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Personally, if it weren’t for cheese pizza, I’m for dropping dairy from our lives altogether. Cow’s milk is for nourishing calves, period. We’ve been sold an amazing bill of goods from the National Dairy Council, variations of (remember this?) “you’ll never outgrow your need for milk.”
I clearly recall how virtually all the nutrition information we learned in grammar school consisted of posters and handouts from the Dairy Council. How they finagled dairy into an “important food group” and you needed five (or was it six?) servings as day. Whole milk, butter, cheese, and ice cream. All that ice cream!
The original warnings about dairy were pretty much focused on the fat content. Those were the days when our dads were dropping dead of heart attacks in their fifties. They’d just finished that thick steak, washed down with a tall glass of milk, an ice cream sundae for dessert, and were relaxing with a Lucky Strike on the patio.
Fortunately, we’re smoking less. But we still pack away that dairy.
And thanks to the chemical giant Monsanto, developer of Recombinant Bovine Growth Hormone (rBGH), we have dairy coming out of our ears. As you’re probably aware, giving cows rBGH dramatically increases milk production. However, rBGH increases infection in the breast tissue of cows, and causes cows digestive disorders and more multiple births.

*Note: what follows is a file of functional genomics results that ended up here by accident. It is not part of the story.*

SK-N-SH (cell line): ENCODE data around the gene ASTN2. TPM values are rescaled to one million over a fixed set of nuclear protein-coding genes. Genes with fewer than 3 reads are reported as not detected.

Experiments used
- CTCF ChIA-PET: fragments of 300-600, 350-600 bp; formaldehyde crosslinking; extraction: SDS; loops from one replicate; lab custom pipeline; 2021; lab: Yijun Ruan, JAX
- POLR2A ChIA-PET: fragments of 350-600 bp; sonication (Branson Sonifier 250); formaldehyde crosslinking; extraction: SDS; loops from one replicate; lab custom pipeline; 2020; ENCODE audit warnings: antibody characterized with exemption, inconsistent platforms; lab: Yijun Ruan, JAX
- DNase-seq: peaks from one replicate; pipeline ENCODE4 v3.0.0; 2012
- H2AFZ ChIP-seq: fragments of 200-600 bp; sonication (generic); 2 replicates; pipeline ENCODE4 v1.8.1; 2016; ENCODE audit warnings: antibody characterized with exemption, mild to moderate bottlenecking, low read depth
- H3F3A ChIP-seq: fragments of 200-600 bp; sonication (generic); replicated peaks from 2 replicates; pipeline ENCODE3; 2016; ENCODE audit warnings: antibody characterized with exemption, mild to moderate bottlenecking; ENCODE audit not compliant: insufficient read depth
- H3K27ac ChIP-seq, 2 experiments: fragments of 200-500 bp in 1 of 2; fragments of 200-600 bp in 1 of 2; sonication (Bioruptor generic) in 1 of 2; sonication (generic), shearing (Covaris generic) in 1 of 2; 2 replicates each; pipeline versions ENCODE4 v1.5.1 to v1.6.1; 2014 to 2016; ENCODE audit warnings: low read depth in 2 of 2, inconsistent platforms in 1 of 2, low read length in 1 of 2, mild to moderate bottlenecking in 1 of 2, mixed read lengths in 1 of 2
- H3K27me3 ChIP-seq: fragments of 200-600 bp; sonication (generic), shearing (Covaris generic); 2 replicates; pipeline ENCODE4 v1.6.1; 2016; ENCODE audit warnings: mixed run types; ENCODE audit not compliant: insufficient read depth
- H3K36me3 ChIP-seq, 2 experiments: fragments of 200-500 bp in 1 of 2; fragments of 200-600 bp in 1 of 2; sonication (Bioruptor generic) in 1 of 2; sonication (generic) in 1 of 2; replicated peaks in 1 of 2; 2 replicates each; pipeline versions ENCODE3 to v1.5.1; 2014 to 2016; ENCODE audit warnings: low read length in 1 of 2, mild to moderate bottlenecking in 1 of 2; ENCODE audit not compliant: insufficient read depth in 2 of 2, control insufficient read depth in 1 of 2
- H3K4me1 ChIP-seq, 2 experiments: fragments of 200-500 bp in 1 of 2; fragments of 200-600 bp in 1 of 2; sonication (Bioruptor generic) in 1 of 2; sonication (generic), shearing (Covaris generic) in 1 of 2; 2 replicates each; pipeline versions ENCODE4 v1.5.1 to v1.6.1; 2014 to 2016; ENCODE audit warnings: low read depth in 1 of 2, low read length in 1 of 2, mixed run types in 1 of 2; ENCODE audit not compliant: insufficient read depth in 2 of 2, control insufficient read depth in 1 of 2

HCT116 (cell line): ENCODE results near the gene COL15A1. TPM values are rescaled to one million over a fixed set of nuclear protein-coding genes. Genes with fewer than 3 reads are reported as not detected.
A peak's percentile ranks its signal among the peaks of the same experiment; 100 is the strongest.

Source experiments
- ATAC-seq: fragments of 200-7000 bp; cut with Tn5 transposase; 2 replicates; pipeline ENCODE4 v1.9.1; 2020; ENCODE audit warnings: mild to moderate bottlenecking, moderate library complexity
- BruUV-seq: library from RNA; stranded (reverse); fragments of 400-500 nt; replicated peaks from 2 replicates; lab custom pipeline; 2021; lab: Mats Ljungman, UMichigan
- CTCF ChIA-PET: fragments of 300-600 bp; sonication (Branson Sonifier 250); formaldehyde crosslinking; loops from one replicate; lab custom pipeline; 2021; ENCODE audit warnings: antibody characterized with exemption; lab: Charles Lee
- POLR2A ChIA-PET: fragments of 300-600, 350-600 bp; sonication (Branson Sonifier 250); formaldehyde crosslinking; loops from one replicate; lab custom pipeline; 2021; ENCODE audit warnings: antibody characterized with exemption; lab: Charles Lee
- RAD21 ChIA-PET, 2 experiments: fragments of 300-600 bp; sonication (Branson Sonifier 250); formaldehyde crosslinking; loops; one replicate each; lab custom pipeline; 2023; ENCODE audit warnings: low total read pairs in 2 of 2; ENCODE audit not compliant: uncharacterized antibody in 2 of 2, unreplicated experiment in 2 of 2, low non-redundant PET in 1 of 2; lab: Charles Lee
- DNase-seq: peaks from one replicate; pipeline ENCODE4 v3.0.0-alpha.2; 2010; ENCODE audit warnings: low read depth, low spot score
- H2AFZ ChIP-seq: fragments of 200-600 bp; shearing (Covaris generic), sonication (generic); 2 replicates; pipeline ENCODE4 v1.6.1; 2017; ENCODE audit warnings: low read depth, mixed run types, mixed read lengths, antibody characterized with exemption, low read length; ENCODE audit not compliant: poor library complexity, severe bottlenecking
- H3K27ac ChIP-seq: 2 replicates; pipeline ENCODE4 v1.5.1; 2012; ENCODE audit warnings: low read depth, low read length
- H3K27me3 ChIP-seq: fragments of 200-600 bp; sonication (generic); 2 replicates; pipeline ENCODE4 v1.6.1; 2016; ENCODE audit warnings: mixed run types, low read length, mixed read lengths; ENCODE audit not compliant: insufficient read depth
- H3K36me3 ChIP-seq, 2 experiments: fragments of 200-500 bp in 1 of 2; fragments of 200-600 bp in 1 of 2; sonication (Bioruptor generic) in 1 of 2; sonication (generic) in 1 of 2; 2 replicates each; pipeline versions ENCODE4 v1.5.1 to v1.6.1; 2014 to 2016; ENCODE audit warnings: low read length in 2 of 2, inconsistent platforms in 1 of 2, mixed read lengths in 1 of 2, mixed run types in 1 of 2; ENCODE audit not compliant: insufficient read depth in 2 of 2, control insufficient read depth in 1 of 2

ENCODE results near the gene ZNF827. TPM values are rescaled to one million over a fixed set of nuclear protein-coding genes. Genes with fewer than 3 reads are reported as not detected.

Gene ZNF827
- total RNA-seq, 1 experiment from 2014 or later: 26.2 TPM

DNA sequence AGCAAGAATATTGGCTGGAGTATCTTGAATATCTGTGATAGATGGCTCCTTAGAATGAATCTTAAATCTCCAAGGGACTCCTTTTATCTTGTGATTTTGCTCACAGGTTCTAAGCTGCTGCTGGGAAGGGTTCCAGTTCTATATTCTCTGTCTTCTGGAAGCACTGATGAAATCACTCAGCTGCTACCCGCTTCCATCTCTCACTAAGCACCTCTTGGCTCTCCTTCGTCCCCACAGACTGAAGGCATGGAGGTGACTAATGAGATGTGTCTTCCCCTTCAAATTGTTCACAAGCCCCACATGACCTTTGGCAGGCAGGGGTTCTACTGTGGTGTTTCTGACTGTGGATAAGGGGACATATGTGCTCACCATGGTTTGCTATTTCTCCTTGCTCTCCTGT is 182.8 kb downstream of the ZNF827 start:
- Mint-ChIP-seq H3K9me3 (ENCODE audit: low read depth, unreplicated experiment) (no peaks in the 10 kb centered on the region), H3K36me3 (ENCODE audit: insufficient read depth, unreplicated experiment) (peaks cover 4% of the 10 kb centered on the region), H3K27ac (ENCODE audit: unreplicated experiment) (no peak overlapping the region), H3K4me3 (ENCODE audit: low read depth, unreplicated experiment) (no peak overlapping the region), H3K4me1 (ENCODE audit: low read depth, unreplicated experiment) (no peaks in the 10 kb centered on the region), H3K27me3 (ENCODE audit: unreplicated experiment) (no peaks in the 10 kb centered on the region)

The cow infections require antibiotic treatment, so ultimately your glass of milk becomes a less-than-appetizing chemical swill.
Any cancer risks? The rBGH increases cows’ levels of the pituitary hormone IGF-1 (insulin-like growth factor). This hormone actually protects certain cancer cells (breast, ovary, prostate) from dying off, but whether or not it enters our bodies through dairy is uncertain. Monsanto unsurprisingly says rBGH is perfectly safe. Researchers without dollar signs for eyeballs are not so certain.
In fact, so uncertain is the data that both Europe and Canada have banned all rBGH use. In the US, Monsanto has successfully convinced the FDA that milk products need not be labeled with rBGH risks.
Here’s where consumer protesting is paying off. Despite dead silence from Monsanto, more and more farmers are weaning their herds from rBGH. More and more dairies are now offering organic milk and labeling their products “rBGH-free.”
Organic milk is quite expensive, so the burden of unhealthful dairy falls especially hard on lower-income families. That unfair disparity would come to an immediate halt were we to ban rBGH altogether, and everybody’s dairy was chemical free.
For that dream to become reality, you’ll have to write to your congressperson.